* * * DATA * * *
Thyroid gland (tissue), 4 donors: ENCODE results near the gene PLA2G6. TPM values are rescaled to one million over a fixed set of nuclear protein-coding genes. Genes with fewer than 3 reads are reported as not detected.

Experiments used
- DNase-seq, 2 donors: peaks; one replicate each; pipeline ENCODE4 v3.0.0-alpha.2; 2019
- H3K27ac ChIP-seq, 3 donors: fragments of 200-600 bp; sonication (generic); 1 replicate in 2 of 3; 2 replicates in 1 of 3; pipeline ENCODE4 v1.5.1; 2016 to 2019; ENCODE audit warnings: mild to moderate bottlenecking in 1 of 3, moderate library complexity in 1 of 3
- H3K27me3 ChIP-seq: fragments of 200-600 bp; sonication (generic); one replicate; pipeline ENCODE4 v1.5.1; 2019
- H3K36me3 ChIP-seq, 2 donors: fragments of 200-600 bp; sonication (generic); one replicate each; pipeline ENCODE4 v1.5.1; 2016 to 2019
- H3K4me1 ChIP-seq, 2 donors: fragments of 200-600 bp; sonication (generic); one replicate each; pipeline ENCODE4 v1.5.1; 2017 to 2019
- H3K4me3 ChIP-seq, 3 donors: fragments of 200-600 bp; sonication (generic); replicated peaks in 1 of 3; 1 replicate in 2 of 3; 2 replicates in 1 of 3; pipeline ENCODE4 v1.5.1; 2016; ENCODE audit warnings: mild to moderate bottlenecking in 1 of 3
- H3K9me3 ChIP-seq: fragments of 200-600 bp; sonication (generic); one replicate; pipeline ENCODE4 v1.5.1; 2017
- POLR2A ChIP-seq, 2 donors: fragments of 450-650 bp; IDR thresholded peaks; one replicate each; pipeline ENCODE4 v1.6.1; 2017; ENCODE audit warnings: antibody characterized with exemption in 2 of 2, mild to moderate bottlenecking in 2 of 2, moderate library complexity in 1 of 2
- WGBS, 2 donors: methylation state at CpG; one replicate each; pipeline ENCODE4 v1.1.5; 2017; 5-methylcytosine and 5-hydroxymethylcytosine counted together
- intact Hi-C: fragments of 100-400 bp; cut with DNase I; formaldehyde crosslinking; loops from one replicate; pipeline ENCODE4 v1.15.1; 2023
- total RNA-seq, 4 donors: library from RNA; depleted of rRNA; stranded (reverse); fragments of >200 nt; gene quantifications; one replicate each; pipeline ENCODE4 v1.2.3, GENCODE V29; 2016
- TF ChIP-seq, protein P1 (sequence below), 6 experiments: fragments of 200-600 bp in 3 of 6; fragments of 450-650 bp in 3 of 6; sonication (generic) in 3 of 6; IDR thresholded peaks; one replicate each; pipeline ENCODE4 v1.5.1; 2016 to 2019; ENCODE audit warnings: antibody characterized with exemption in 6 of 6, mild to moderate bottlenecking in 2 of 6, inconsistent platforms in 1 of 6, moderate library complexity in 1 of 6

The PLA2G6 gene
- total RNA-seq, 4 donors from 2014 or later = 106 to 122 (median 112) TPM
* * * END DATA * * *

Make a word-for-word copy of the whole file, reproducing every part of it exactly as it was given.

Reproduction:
Thyroid gland (tissue), 4 donors: ENCODE results near the gene PLA2G6. TPM values are rescaled to one million over a fixed set of nuclear protein-coding genes. Genes with fewer than 3 reads are reported as not detected.

Experiments used
- DNase-seq, 2 donors: peaks; one replicate each; pipeline ENCODE4 v3.0.0-alpha.2; 2019
- H3K27ac ChIP-seq, 3 donors: fragments of 200-600 bp; sonication (generic); 1 replicate in 2 of 3; 2 replicates in 1 of 3; pipeline ENCODE4 v1.5.1; 2016 to 2019; ENCODE audit warnings: mild to moderate bottlenecking in 1 of 3, moderate library complexity in 1 of 3
- H3K27me3 ChIP-seq: fragments of 200-600 bp; sonication (generic); one replicate; pipeline ENCODE4 v1.5.1; 2019
- H3K36me3 ChIP-seq, 2 donors: fragments of 200-600 bp; sonication (generic); one replicate each; pipeline ENCODE4 v1.5.1; 2016 to 2019
- H3K4me1 ChIP-seq, 2 donors: fragments of 200-600 bp; sonication (generic); one replicate each; pipeline ENCODE4 v1.5.1; 2017 to 2019
- H3K4me3 ChIP-seq, 3 donors: fragments of 200-600 bp; sonication (generic); replicated peaks in 1 of 3; 1 replicate in 2 of 3; 2 replicates in 1 of 3; pipeline ENCODE4 v1.5.1; 2016; ENCODE audit warnings: mild to moderate bottlenecking in 1 of 3
- H3K9me3 ChIP-seq: fragments of 200-600 bp; sonication (generic); one replicate; pipeline ENCODE4 v1.5.1; 2017
- POLR2A ChIP-seq, 2 donors: fragments of 450-650 bp; IDR thresholded peaks; one replicate each; pipeline ENCODE4 v1.6.1; 2017; ENCODE audit warnings: antibody characterized with exemption in 2 of 2, mild to moderate bottlenecking in 2 of 2, moderate library complexity in 1 of 2
- WGBS, 2 donors: methylation state at CpG; one replicate each; pipeline ENCODE4 v1.1.5; 2017; 5-methylcytosine and 5-hydroxymethylcytosine counted together
- intact Hi-C: fragments of 100-400 bp; cut with DNase I; formaldehyde crosslinking; loops from one replicate; pipeline ENCODE4 v1.15.1; 2023
- total RNA-seq, 4 donors: library from RNA; depleted of rRNA; stranded (reverse); fragments of >200 nt; gene quantifications; one replicate each; pipeline ENCODE4 v1.2.3, GENCODE V29; 2016
- TF ChIP-seq, protein P1 (sequence below), 6 experiments: fragments of 200-600 bp in 3 of 6; fragments of 450-650 bp in 3 of 6; sonication (generic) in 3 of 6; IDR thresholded peaks; one replicate each; pipeline ENCODE4 v1.5.1; 2016 to 2019; ENCODE audit warnings: antibody characterized with exemption in 6 of 6, mild to moderate bottlenecking in 2 of 6, inconsistent platforms in 1 of 6, moderate library complexity in 1 of 6

The PLA2G6 gene
- total RNA-seq, 4 donors from 2014 or later = 106 to 122 (median 112) TPM